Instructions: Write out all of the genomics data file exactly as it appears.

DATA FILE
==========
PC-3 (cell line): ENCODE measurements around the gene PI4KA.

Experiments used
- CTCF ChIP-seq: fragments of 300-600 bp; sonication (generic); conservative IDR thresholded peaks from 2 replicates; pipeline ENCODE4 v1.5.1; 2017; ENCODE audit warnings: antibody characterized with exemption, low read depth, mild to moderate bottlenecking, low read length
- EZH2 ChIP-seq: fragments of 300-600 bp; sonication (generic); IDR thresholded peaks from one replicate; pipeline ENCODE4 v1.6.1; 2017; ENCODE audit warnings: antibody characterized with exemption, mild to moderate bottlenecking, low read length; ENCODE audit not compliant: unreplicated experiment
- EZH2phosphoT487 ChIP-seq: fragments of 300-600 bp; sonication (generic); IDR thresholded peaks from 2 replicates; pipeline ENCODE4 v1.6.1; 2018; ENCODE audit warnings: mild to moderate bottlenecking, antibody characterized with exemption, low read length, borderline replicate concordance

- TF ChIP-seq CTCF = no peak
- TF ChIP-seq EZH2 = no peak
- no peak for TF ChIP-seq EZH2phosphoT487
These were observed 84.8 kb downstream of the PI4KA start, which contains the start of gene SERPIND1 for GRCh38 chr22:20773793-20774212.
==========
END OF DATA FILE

PC-3 (cell line): ENCODE measurements around the gene PI4KA.

Experiments used
- CTCF ChIP-seq: fragments of 300-600 bp; sonication (generic); conservative IDR thresholded peaks from 2 replicates; pipeline ENCODE4 v1.5.1; 2017; ENCODE audit warnings: antibody characterized with exemption, low read depth, mild to moderate bottlenecking, low read length
- EZH2 ChIP-seq: fragments of 300-600 bp; sonication (generic); IDR thresholded peaks from one replicate; pipeline ENCODE4 v1.6.1; 2017; ENCODE audit warnings: antibody characterized with exemption, mild to moderate bottlenecking, low read length; ENCODE audit not compliant: unreplicated experiment
- EZH2phosphoT487 ChIP-seq: fragments of 300-600 bp; sonication (generic); IDR thresholded peaks from 2 replicates; pipeline ENCODE4 v1.6.1; 2018; ENCODE audit warnings: mild to moderate bottlenecking, antibody characterized with exemption, low read length, borderline replicate concordance

- TF ChIP-seq CTCF = no peak
- TF ChIP-seq EZH2 = no peak
- no peak for TF ChIP-seq EZH2phosphoT487
These were observed 84.8 kb downstream of the PI4KA start, which contains the start of gene SERPIND1 for GRCh38 chr22:20773793-20774212.